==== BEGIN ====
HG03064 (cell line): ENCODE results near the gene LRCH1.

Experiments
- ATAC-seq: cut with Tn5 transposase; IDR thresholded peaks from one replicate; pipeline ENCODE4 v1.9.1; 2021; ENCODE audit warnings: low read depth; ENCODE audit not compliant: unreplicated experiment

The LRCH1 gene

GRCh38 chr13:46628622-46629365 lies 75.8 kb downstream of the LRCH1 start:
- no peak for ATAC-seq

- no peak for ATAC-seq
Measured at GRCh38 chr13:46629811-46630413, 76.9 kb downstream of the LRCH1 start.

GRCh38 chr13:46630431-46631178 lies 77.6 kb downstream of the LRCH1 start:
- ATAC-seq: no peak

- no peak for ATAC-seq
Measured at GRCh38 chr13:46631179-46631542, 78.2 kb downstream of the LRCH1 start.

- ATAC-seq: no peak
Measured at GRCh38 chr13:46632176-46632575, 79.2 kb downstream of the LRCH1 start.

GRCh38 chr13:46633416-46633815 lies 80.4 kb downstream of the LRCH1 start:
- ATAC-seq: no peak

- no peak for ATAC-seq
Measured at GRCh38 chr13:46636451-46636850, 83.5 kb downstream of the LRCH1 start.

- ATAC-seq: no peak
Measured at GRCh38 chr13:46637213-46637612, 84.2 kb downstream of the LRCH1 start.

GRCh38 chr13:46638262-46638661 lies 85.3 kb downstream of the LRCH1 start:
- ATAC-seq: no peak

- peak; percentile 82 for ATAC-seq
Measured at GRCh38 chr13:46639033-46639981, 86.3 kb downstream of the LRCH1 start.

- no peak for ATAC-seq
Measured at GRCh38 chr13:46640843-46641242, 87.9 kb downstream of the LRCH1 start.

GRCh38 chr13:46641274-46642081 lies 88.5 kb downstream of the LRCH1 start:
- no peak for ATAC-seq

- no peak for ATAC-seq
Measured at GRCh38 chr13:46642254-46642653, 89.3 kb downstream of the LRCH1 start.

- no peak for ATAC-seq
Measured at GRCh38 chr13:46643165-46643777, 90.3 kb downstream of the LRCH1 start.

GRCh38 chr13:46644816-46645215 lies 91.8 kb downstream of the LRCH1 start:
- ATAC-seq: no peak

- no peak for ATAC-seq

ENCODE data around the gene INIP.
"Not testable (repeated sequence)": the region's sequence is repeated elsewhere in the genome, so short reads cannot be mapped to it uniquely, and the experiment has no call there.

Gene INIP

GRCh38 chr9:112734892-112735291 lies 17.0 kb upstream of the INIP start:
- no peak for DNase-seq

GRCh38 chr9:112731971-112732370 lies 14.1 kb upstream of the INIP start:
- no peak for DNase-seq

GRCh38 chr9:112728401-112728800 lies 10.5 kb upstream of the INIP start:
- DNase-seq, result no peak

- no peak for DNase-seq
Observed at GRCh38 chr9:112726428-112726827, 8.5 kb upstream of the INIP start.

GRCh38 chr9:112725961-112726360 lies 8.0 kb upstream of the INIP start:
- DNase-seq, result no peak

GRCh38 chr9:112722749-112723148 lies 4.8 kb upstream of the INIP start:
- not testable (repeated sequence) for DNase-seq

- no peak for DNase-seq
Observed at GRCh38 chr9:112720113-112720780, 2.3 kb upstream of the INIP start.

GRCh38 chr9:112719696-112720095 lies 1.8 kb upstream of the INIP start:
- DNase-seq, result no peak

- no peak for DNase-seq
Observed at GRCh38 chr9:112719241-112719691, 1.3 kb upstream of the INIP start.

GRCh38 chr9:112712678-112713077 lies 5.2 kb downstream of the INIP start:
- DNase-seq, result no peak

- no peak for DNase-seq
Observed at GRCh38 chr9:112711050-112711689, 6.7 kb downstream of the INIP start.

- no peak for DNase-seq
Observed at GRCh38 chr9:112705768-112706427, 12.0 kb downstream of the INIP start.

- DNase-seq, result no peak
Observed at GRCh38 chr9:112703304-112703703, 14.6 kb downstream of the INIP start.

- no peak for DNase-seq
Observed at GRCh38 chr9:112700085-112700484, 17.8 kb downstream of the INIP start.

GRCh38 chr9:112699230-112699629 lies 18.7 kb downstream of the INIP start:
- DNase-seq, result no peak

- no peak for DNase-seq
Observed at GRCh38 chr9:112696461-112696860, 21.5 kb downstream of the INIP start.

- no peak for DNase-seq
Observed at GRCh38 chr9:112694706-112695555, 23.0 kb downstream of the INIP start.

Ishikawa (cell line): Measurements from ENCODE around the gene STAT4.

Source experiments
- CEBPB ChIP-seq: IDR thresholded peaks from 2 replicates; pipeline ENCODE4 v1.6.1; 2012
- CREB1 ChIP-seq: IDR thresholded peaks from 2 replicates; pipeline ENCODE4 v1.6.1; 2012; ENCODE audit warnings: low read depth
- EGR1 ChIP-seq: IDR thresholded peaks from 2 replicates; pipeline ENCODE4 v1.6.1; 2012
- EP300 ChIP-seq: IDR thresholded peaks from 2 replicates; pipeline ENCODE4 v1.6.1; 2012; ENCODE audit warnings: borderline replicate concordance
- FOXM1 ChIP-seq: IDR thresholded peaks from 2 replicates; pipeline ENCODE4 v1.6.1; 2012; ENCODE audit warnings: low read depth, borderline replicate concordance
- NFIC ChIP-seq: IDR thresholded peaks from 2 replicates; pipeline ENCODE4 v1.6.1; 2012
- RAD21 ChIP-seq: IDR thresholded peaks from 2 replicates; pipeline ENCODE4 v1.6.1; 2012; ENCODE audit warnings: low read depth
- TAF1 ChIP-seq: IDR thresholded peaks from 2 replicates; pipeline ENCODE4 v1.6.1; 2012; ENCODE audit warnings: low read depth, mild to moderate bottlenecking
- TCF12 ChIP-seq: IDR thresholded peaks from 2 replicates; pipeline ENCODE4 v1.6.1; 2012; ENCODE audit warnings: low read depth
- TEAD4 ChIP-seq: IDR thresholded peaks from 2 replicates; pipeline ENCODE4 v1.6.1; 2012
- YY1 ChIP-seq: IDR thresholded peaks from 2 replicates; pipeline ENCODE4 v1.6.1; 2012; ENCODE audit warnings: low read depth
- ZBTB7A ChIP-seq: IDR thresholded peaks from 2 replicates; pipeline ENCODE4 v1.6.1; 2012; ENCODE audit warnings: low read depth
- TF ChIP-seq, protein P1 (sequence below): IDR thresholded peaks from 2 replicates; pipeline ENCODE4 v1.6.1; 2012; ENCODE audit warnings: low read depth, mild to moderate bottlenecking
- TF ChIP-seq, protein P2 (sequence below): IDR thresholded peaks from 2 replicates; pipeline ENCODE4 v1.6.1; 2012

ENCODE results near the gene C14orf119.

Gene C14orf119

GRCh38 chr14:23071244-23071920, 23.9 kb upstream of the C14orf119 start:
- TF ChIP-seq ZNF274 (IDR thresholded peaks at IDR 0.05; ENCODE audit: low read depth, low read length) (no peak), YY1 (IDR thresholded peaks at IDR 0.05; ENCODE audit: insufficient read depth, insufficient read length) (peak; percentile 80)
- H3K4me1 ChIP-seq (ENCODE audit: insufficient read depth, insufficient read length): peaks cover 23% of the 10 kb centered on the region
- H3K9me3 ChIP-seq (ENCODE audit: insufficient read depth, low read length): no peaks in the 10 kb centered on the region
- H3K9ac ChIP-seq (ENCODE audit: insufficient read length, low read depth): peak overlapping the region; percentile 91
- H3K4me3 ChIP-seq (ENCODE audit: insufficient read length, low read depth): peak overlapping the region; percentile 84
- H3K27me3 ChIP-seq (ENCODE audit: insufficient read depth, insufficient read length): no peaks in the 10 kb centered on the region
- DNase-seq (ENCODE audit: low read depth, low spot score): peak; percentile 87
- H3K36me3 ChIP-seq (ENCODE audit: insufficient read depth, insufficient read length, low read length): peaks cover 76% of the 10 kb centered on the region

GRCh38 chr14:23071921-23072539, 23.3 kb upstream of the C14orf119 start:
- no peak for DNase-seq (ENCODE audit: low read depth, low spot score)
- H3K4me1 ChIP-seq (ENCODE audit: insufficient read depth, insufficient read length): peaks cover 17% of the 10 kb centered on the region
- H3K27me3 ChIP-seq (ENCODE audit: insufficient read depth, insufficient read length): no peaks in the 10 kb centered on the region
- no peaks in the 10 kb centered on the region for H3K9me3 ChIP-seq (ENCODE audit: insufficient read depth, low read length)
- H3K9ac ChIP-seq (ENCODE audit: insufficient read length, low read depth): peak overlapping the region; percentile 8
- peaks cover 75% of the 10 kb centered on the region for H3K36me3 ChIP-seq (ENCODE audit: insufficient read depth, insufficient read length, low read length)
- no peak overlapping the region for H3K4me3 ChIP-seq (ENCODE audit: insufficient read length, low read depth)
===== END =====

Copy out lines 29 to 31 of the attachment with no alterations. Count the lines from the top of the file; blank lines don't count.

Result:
- no peak for ATAC-seq
Measured at GRCh38 chr13:46642254-46642653, 89.3 kb downstream of the LRCH1 start.

- no peak for ATAC-seq